Android FreeNAS App Updated

Walter of the TechWave Dev team has announced a new version of the Android based mFreeNAS 7. The application’s name was previously known as MobileFreeNAS.

This application allows you to control your FreeNAS Server within your local network.

Supported features are:

  • Wake On Lan
  • Reboot
  • Shutdown
  • System Info
  • HDDs Info

Check out the two new features (System Info & HDDs Info) and please provide feedback to Walter on any new additions or changes you would like to see implemented in future versions.

New FreeNAS beta snapshot released (r5648)

Warner Losh has announced a new beta snapshot for FreeNAS 8.0

Here’s a highlight of the issues that have been fixed since the last beta (r5606):

  • Upgrades from prior FreeNAS 8 beta releases are now supported.
  • zfs creation failures have been fixed. The gui would indicate it succeeded, but you couldn’t share it.
  • ufs creation failures have been fixed.
  • booting off USB or SCSI cdrom is now supported.
  • Many disk initialization errors that showed up as odd failures have been corrected.
  • lagg has been introduced.
  • Errors in the network screen have been corrected.
  • The storage wizard no longer says ‘of X’ when creating the storage unit. This eliminates the confusing 1 of 3 -> 2 of 2 dialog heading.
  • Improved compatibility with IE and Safari.
  • The installer has been streamlined.

The latest beta can be downloaded here, and the release notes can be viewed here.

Happy downloading and testing ;-)

FreeNAS is an embedded open source NAS (Network-Attached Storage) distribution based on FreeBSD, supporting the following protocols: CIFS (samba), FTP, NFS, TFTP, AFP, RSYNC, Unison, iSCSI (initiator and target) and UPnP.
It supports Software RAID (0,1,5), ZFS, disk encryption, S.M.A.R.T/email monitoring with a WEB configuration interface

Released: FreeNAS 8 (Beta)

Warner Losh, of iXsystems, announced last week the availability of FreeNAS 8. Since there were some issues with the initial beta, ensure you’re downloading the latest version (r5605).

Warner writes:

“iXsystems is pleased to announced FreeNAS 8.0 Beta. FreeNAS 8.0 has undergone a complete rewrite. We’ve redesigned the GUI to be easier to use and extend. We’ve upgraded many technologies in the system for improved hardware support, faster I/O, better modularity, and easier upgrades. We trust that you’ll find the system easier to use and, in time, much more feature rich than the current FreeNAS offering.

The base system has migrated from FreeBSD 7.x and the m0m0wall build system to FreeBSD 8.1-RELEASE and NanoBSD. The system startup has migrated from the older php scripts to the standard FreeBSD rc.d boot system. We’ve pushed many of the bug fixes and system improvements back into FreeBSD.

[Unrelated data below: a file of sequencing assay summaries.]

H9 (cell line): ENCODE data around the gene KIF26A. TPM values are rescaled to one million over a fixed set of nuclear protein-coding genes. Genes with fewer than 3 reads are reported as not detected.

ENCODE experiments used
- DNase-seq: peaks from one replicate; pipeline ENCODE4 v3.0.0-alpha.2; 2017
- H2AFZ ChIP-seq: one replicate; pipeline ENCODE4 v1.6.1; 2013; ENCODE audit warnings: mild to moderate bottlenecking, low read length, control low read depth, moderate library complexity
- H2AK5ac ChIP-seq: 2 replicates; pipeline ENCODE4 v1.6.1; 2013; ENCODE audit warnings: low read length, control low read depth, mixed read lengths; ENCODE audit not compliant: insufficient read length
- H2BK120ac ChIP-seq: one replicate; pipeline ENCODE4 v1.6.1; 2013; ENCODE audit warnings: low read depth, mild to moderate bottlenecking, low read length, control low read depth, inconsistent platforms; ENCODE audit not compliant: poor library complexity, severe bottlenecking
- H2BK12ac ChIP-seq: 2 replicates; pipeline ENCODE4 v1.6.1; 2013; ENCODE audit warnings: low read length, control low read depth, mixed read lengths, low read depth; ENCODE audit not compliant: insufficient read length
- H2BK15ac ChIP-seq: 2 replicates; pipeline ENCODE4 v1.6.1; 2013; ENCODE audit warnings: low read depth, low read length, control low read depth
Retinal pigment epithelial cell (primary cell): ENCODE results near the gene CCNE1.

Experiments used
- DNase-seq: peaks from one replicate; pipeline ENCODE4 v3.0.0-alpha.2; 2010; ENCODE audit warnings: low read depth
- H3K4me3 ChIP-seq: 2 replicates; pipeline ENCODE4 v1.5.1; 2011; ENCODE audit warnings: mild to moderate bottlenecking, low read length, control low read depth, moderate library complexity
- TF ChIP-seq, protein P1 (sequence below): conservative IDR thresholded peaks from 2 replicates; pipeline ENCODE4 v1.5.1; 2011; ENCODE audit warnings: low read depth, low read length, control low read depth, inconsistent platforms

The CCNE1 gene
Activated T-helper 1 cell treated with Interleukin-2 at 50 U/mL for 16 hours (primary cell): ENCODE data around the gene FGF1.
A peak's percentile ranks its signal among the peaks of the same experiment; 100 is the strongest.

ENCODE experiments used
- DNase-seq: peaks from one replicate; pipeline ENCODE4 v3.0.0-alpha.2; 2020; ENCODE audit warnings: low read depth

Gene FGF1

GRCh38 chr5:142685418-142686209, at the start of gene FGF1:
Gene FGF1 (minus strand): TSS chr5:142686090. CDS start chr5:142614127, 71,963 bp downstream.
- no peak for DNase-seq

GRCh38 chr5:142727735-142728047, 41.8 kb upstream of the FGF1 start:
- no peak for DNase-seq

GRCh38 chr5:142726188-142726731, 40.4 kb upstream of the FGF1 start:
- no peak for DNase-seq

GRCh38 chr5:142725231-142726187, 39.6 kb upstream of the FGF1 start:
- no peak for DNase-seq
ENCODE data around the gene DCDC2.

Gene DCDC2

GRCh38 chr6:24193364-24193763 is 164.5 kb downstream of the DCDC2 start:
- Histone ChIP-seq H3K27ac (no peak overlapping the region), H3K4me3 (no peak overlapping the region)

We’ve rewritten the GUI using Python and Django. We’ve completely removed the old php system. In addition to Django, we’re using Dojango and Dojo to implement AJAX features. The new system is much more modular than the old system. We will use this modularity in a future version for easy integration of custom features into your FreeNAS box.

The installer has been rewritten using pc-sysinstall, the future FreeBSD installation technology. The scripts have a similar feel to the old PHP scripts for users of the current system. The ISO now is only an installer. You can no longer run in live mode from a CDROM.

The installation types have changed; there’s no longer an embedded or full install, nor can the image be installed on a data disk. You must now install FreeNAS onto a dedicated device. FreeNAS supports USB flash, CompactFlash, hard drives, ssd or any other mass storage device supported by FreeBSD.”

Full announcement: FreeNAS 8 Beta released

The Beta can be downloaded from Source Forge and the release notes can be found on the FreeNAS wiki.

FreeNAS is an embedded open source NAS (Network-Attached Storage) distribution based on FreeBSD, supporting the following protocols: CIFS (samba), FTP, NFS, TFTP, AFP, RSYNC, Unison, iSCSI (initiator and target) and UPnP.

It supports Software RAID (0,1,5), ZFS, disk encryption, S.M.A.R.T/email monitoring with a WEB configuration interface

FreeBSD quick news and links (week 42)

Some links and leftovers:

1. Update on DAHDI Project

Max Khon has completed the FreeBSD Foundation funded DAHDI Project and submitted a report.

DAHDI (Digium/Asterisk Hardware Device Interface) is the open source device interface technology used to control Digium and other legacy telephony interface cards.

2. FreeNAS vs OpenSolaris ZFS Benchmarks

Test results often lead to a lot of debate about the setup, hardware used, default settings etc. This test is no different: FreeNAS vs OpenSolaris ZFS benchmarks. Hopefully we will see a massive improvement in FreeNAS 0.8 which is currently available as alpha (new FreeNAS alpha).

We have received a lot of feedback from members of the IT community since we published our benchmarks comparing OpenSolaris and Nexenta with an off the shelf Promise VTrak M610i. One question we received from several people was about FreeNAS. Several people asked “How does FreeNAS compare to OpenSolaris on the same hardware?” That was an excellent question, and we decided to run some tests to answer that question.

3. Install FreeNAS in Hyper-V

To install FreeNAS in a Hyper-V virtual machine one needs to do some configuration of the virtual machine, just as one would with a physical machine. Allocating hardware resources is much easier in Hyper-V versus physical machines because you can do it remotely through screens instead of physically taking a box offline and installing hardware. This guide will show the basic Hyper-V virtual machine setup for installing FreeNAS, an open source NAS appliance based on FreeBSD

Step-by-step guide here: Install FreeNAS in Hyper-V

4. Debian GNU/kFreeBSD Benchmarks with its new Kernel

This is an interesting test: Debian GNU/kFreeBSD running the FreeBSD 8.1 kernel is performing faster in a number of tests than FreeBSD 8.1.

As was reported recently, the Debian GNU/kFreeBSD port now has limited support for handling ZFS file-systems and its stock kernel has been upgraded against that of FreeBSD 8.1. Due to the upgraded kernel we ran a quick set of benchmarks to see how the performance of Debian GNU/kFreeBSD to that of Debian Linux.